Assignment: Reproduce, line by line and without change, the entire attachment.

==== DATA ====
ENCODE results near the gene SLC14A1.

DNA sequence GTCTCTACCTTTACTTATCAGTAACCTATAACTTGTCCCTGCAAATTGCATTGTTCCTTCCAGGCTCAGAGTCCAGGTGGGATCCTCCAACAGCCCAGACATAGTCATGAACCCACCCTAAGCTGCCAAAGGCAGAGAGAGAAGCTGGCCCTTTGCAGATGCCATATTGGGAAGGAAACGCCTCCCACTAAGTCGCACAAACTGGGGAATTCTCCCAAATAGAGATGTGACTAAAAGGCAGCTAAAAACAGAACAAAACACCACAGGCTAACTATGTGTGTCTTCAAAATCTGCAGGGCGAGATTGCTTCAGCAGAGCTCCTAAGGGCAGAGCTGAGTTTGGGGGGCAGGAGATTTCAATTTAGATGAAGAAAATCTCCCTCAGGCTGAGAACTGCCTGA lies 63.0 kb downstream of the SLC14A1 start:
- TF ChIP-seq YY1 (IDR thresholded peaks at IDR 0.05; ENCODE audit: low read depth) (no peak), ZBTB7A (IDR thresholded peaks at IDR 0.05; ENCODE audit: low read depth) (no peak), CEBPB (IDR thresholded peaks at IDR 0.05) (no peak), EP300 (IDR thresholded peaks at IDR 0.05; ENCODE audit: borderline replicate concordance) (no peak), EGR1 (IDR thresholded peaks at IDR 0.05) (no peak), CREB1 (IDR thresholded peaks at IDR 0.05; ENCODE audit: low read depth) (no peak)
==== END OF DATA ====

ENCODE results near the gene SLC14A1.

DNA sequence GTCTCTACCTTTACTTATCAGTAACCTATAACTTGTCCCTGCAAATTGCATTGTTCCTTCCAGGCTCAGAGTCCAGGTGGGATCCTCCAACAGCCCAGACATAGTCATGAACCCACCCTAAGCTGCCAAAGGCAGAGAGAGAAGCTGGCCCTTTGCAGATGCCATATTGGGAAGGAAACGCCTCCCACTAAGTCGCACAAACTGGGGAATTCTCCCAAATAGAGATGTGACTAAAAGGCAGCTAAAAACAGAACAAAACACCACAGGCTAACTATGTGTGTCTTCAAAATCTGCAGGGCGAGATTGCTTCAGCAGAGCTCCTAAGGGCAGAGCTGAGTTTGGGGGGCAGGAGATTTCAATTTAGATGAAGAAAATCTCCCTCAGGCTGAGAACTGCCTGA lies 63.0 kb downstream of the SLC14A1 start:
- TF ChIP-seq YY1 (IDR thresholded peaks at IDR 0.05; ENCODE audit: low read depth) (no peak), ZBTB7A (IDR thresholded peaks at IDR 0.05; ENCODE audit: low read depth) (no peak), CEBPB (IDR thresholded peaks at IDR 0.05) (no peak), EP300 (IDR thresholded peaks at IDR 0.05; ENCODE audit: borderline replicate concordance) (no peak), EGR1 (IDR thresholded peaks at IDR 0.05) (no peak), CREB1 (IDR thresholded peaks at IDR 0.05; ENCODE audit: low read depth) (no peak)